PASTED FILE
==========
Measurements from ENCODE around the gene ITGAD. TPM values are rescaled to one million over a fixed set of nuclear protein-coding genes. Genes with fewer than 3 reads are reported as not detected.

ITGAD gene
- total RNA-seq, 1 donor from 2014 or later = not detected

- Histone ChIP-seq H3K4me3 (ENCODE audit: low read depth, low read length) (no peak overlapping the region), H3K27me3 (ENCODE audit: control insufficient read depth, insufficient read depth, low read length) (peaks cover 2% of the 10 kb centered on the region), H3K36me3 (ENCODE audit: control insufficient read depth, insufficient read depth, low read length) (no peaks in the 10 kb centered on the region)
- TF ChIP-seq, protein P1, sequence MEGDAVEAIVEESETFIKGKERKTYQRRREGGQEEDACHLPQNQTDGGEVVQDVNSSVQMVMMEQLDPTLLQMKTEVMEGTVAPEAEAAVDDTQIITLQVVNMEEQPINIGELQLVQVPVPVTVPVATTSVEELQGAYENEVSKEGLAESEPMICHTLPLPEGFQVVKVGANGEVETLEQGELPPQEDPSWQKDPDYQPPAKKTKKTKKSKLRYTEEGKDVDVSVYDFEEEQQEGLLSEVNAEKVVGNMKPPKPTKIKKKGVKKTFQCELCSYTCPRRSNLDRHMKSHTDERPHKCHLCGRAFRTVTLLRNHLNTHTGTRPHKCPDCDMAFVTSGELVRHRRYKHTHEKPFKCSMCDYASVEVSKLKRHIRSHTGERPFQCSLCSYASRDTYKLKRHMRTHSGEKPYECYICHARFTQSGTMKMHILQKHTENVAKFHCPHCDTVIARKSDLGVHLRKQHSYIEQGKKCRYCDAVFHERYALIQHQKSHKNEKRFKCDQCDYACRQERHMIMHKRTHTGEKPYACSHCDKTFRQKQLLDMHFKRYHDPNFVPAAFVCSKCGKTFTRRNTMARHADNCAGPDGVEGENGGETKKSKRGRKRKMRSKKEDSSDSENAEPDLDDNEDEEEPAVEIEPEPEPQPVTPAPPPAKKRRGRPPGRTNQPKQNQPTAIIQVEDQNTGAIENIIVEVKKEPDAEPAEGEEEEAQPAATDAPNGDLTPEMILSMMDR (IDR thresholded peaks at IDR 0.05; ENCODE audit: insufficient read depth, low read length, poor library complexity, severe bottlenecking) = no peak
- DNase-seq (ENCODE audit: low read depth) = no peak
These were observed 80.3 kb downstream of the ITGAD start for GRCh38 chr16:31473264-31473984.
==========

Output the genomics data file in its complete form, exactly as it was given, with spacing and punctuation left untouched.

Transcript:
Measurements from ENCODE around the gene ITGAD. TPM values are rescaled to one million over a fixed set of nuclear protein-coding genes. Genes with fewer than 3 reads are reported as not detected.

ITGAD gene
- total RNA-seq, 1 donor from 2014 or later = not detected

- Histone ChIP-seq H3K4me3 (ENCODE audit: low read depth, low read length) (no peak overlapping the region), H3K27me3 (ENCODE audit: control insufficient read depth, insufficient read depth, low read length) (peaks cover 2% of the 10 kb centered on the region), H3K36me3 (ENCODE audit: control insufficient read depth, insufficient read depth, low read length) (no peaks in the 10 kb centered on the region)
- TF ChIP-seq, protein P1, sequence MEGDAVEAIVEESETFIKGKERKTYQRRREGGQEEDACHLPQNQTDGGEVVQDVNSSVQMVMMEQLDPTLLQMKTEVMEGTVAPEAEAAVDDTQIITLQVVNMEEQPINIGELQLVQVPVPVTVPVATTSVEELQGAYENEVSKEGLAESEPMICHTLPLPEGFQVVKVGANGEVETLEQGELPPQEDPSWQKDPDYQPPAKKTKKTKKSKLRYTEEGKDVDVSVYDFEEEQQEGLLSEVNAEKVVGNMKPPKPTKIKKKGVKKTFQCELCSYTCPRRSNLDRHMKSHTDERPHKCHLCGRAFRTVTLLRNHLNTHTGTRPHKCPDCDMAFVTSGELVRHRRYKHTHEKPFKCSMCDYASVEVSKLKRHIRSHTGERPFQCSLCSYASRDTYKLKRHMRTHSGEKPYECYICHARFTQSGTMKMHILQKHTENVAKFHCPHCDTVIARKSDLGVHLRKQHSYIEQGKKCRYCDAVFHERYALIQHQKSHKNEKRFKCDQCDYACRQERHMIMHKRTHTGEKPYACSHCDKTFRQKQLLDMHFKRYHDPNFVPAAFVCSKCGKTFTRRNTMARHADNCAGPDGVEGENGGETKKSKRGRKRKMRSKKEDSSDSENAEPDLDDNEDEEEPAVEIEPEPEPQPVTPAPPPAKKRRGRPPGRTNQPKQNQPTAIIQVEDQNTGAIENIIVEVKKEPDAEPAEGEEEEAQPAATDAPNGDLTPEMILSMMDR (IDR thresholded peaks at IDR 0.05; ENCODE audit: insufficient read depth, low read length, poor library complexity, severe bottlenecking) = no peak
- DNase-seq (ENCODE audit: low read depth) = no peak
These were observed 80.3 kb downstream of the ITGAD start for GRCh38 chr16:31473264-31473984.